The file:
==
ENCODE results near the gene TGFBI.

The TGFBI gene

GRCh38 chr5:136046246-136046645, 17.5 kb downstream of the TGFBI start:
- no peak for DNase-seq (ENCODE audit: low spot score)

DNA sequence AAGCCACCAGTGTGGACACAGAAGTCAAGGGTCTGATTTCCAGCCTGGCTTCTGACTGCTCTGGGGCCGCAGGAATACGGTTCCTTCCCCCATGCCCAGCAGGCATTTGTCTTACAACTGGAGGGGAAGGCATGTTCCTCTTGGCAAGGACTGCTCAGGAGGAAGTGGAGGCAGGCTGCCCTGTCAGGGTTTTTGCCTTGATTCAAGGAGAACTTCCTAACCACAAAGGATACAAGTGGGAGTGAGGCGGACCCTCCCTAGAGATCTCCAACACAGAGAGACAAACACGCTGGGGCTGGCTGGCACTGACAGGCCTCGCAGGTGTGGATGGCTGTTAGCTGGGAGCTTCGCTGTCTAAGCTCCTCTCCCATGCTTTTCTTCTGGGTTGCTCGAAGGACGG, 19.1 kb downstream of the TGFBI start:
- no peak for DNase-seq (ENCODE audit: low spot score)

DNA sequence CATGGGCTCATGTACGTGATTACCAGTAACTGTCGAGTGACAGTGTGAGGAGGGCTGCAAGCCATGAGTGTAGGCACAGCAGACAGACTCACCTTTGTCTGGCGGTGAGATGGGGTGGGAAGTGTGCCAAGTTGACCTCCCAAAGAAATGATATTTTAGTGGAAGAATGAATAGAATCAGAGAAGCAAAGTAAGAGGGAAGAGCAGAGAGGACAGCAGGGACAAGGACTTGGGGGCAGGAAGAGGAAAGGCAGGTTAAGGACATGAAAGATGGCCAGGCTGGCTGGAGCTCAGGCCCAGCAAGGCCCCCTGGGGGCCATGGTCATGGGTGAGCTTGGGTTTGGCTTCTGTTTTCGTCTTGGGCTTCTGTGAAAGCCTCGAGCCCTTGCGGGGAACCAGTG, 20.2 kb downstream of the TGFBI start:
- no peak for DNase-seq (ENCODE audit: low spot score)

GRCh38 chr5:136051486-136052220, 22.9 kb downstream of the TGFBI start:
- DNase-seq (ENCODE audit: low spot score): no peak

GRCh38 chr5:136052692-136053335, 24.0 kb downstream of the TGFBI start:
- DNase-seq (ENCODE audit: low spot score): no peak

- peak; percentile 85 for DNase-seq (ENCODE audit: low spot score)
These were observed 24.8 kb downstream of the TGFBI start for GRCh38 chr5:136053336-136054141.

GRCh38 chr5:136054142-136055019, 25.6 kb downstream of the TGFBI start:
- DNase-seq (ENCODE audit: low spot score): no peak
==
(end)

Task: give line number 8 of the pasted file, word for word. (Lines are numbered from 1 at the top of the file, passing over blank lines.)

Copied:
- no peak for DNase-seq (ENCODE audit: low spot score)